Camillus House honors role of Black women

caines | 4/12/2012, 5 a.m.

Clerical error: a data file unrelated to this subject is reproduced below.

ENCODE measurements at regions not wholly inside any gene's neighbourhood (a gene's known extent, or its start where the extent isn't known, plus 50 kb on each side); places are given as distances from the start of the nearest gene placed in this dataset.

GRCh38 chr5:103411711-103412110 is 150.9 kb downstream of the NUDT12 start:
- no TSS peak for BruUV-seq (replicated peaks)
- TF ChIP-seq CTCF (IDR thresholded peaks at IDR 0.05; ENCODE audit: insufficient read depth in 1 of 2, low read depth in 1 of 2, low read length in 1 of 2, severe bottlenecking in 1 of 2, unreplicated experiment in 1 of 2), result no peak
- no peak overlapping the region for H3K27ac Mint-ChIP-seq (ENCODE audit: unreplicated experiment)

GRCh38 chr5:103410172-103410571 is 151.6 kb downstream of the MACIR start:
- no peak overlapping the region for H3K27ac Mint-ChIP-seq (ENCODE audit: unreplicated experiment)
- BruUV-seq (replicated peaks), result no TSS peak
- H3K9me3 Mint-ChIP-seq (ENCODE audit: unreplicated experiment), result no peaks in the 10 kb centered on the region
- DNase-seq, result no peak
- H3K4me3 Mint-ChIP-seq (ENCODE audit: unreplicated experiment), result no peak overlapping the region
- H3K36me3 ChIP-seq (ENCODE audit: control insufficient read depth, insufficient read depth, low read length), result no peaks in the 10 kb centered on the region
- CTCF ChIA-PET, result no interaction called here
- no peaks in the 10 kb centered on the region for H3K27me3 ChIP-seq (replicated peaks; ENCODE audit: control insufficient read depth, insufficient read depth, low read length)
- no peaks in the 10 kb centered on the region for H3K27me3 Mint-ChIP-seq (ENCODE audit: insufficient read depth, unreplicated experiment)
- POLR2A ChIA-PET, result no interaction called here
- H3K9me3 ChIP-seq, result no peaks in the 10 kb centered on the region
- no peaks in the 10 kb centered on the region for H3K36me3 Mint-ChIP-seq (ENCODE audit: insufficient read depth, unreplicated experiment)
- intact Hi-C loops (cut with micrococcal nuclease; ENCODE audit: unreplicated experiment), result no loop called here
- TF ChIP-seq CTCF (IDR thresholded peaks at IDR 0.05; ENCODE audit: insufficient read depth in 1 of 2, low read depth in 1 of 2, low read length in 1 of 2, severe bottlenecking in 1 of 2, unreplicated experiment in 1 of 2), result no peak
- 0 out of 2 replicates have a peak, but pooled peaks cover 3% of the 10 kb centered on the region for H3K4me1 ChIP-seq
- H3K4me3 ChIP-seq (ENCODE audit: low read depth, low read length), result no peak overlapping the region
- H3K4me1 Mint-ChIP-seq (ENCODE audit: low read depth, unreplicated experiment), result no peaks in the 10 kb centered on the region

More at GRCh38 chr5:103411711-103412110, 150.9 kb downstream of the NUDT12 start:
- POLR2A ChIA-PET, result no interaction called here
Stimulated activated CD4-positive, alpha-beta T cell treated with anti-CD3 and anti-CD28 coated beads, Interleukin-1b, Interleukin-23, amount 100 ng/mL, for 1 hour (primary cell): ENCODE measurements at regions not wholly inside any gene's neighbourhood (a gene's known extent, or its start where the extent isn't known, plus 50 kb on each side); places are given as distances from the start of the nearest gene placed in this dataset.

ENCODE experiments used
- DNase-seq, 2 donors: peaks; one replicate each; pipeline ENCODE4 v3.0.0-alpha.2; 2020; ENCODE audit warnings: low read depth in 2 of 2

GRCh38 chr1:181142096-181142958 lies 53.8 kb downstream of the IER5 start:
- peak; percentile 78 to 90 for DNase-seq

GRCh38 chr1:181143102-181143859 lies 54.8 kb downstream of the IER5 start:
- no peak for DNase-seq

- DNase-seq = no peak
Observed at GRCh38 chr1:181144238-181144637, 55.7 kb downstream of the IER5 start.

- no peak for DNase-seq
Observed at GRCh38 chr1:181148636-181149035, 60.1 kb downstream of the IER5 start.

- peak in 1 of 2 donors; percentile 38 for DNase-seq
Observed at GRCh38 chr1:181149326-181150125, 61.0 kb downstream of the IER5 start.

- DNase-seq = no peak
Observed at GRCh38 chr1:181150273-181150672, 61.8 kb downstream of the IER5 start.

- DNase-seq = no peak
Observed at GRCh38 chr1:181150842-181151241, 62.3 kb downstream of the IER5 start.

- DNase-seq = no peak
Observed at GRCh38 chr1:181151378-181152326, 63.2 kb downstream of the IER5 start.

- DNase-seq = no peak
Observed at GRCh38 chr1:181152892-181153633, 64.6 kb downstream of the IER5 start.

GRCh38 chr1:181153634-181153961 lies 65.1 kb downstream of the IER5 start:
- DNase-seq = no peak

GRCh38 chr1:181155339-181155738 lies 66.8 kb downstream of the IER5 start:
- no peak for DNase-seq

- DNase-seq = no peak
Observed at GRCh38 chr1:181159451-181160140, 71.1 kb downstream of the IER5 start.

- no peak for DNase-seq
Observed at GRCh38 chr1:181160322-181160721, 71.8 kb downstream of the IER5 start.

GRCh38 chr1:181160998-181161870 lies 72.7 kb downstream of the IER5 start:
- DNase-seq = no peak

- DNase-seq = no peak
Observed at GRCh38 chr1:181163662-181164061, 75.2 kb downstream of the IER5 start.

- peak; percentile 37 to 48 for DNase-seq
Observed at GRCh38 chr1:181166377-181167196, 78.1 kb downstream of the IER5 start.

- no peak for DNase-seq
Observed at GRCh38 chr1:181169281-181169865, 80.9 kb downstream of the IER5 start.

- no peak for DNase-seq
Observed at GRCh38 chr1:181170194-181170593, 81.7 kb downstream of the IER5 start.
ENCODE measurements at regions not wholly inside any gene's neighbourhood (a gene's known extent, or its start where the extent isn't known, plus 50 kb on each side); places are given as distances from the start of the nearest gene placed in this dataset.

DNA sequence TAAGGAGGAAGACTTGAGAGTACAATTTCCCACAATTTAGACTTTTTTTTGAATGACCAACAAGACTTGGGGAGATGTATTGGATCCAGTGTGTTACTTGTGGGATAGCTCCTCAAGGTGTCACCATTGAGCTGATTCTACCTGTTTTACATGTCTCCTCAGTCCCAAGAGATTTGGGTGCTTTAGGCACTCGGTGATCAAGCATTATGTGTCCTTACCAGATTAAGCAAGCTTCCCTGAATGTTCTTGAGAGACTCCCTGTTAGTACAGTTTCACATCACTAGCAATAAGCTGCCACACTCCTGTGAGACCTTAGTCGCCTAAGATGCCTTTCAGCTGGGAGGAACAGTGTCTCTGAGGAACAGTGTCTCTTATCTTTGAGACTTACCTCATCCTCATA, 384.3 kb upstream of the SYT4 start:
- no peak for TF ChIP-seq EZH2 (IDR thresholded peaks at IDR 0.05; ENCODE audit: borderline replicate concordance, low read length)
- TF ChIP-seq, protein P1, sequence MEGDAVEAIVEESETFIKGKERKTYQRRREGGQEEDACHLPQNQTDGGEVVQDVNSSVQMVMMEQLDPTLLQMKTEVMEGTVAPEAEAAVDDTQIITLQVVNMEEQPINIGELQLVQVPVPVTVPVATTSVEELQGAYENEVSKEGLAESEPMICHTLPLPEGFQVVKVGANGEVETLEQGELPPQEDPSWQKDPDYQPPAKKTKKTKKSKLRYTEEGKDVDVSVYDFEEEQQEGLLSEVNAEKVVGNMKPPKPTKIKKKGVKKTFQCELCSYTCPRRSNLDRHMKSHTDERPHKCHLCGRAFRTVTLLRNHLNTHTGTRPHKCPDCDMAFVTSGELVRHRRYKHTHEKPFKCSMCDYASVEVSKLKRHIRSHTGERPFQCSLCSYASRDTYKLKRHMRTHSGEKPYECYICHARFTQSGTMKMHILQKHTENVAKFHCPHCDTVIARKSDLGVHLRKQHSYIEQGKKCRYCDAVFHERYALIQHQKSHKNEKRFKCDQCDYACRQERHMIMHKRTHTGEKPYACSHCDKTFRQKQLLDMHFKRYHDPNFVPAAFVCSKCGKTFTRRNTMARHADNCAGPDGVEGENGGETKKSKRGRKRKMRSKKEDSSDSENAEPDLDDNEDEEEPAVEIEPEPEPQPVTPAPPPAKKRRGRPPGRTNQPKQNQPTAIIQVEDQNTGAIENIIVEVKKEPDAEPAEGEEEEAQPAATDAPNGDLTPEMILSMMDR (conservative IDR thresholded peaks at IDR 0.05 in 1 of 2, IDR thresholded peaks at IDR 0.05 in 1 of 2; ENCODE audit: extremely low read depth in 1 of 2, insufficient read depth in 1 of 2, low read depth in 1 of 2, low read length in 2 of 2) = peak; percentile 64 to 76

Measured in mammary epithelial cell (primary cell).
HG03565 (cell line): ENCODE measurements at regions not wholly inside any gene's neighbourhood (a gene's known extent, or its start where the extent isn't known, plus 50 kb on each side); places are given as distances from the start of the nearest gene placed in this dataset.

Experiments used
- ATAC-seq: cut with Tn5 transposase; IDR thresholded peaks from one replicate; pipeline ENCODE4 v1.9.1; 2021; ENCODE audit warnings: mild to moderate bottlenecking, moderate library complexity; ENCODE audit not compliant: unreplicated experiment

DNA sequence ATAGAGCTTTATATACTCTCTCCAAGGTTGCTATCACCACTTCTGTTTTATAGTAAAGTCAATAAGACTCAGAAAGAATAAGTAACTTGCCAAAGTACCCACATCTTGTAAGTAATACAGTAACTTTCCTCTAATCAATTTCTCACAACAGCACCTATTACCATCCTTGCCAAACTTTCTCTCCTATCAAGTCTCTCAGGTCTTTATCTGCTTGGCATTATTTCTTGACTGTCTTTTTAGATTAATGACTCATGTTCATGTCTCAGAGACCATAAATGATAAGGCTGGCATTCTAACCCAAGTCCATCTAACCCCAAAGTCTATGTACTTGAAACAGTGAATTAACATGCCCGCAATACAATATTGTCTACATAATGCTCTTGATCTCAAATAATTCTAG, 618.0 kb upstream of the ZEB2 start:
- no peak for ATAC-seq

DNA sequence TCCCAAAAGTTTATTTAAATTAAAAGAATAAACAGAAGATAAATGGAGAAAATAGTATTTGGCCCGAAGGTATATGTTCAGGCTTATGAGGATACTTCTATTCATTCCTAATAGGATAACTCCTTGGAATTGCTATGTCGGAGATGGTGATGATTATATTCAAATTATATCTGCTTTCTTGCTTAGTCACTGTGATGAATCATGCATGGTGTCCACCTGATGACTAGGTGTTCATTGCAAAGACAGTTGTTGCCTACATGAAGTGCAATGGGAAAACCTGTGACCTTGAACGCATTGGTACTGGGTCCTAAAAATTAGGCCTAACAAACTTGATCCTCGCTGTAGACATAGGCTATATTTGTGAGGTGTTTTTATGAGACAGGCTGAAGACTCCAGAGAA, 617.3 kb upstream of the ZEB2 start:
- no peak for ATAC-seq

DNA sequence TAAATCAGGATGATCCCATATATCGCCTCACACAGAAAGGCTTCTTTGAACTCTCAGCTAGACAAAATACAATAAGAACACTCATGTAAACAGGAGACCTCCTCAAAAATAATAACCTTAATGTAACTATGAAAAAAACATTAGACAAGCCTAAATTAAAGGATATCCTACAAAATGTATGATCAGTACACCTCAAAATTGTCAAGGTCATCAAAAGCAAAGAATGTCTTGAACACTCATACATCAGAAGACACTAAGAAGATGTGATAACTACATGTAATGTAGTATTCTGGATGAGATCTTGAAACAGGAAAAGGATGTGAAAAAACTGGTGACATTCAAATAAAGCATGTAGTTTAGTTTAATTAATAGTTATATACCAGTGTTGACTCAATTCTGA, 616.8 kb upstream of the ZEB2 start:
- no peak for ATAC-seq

On Friday March 30th, Camillus House celebrated six iconic women from Miamis Black community who have shaped and transmitted a rich cultural history, at the very first event to happen at the newly-built Camillus House campus of Overtown on 7th Avenue. The event recognized the hard work and dedication of these outstanding Black women who have made and continue to make a positive effect on the Miami-Dade County community. The honorees included: Thelma Gibson for her groundbreaking contributions to healthcare: Gepsie Metellus for her work in serving the Haitian community; Christine Mims, known as Momma Mims, for her commitment to the well-being of children and families; Beverly Parker for her generous financial contributions to those less fortunate; Carole Ann Taylor for her professional successes in retail and business; and Miami Gardens Mayor Shirley Gibson for her role in shaping government in Miami-Dade County. Mayor Gibson was unable to accept the award as she had traveled to The White House for a private dinner with President Obama In her stead, the award was accepted by Shellie Ransom, building services director of the City of Miami Gardens. What is most impressive about the contributions of these six women is that through their achievements and example they have transmitted the essential values and standards inherent in African-American culture that is, the commonly held meanings that are universal to the African-American community relevant to the fields of government and politics, health care and social service family life, philanthropy, arts and culture and business, both to the young people of their own community, as well as to the overall community, said Camillus House President & CEO Paul Ahr Ph.D. Camillus House, a non-profit organization committed to serving Miamis homeless population.